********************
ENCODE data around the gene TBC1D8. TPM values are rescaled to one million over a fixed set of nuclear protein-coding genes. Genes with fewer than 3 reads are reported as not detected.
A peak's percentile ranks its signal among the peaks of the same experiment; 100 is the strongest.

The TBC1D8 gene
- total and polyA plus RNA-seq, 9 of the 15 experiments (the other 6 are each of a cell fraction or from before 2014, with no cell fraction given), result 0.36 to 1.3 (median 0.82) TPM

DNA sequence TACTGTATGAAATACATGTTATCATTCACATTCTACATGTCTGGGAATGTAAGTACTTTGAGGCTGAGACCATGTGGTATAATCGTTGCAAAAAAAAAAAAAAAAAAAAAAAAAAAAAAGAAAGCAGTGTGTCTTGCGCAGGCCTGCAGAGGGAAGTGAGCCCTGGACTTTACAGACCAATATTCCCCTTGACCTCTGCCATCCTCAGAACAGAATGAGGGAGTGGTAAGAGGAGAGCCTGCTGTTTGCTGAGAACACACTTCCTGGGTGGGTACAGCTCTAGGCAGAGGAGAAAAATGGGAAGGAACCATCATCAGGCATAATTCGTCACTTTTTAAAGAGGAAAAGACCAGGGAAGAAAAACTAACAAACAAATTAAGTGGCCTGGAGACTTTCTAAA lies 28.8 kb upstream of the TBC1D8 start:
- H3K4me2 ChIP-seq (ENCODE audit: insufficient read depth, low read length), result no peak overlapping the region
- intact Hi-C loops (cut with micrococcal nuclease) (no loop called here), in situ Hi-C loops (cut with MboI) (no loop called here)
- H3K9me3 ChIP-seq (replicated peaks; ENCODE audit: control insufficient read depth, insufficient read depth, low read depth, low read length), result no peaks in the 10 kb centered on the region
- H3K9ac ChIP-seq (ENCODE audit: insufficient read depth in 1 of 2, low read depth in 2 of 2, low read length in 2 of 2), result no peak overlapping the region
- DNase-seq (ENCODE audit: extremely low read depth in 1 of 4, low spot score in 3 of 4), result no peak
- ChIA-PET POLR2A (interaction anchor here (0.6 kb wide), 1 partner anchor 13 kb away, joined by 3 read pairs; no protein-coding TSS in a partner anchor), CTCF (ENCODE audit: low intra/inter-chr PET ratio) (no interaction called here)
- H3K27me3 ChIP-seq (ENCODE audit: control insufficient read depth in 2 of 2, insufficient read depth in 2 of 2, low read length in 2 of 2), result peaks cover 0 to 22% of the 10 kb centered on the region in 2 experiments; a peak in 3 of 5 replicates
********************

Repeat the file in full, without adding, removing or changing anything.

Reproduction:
ENCODE data around the gene TBC1D8. TPM values are rescaled to one million over a fixed set of nuclear protein-coding genes. Genes with fewer than 3 reads are reported as not detected.
A peak's percentile ranks its signal among the peaks of the same experiment; 100 is the strongest.

The TBC1D8 gene
- total and polyA plus RNA-seq, 9 of the 15 experiments (the other 6 are each of a cell fraction or from before 2014, with no cell fraction given), result 0.36 to 1.3 (median 0.82) TPM

DNA sequence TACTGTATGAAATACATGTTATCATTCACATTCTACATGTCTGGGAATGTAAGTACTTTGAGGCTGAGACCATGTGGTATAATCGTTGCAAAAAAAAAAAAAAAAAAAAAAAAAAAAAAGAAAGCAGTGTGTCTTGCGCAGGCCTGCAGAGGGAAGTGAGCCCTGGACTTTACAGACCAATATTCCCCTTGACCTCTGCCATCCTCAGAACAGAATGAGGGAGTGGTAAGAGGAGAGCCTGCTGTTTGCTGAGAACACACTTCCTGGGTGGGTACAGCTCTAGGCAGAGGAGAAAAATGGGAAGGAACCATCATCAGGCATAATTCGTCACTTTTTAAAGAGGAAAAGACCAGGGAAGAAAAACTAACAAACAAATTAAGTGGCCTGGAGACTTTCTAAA lies 28.8 kb upstream of the TBC1D8 start:
- H3K4me2 ChIP-seq (ENCODE audit: insufficient read depth, low read length), result no peak overlapping the region
- intact Hi-C loops (cut with micrococcal nuclease) (no loop called here), in situ Hi-C loops (cut with MboI) (no loop called here)
- H3K9me3 ChIP-seq (replicated peaks; ENCODE audit: control insufficient read depth, insufficient read depth, low read depth, low read length), result no peaks in the 10 kb centered on the region
- H3K9ac ChIP-seq (ENCODE audit: insufficient read depth in 1 of 2, low read depth in 2 of 2, low read length in 2 of 2), result no peak overlapping the region
- DNase-seq (ENCODE audit: extremely low read depth in 1 of 4, low spot score in 3 of 4), result no peak
- ChIA-PET POLR2A (interaction anchor here (0.6 kb wide), 1 partner anchor 13 kb away, joined by 3 read pairs; no protein-coding TSS in a partner anchor), CTCF (ENCODE audit: low intra/inter-chr PET ratio) (no interaction called here)
- H3K27me3 ChIP-seq (ENCODE audit: control insufficient read depth in 2 of 2, insufficient read depth in 2 of 2, low read length in 2 of 2), result peaks cover 0 to 22% of the 10 kb centered on the region in 2 experiments; a peak in 3 of 5 replicates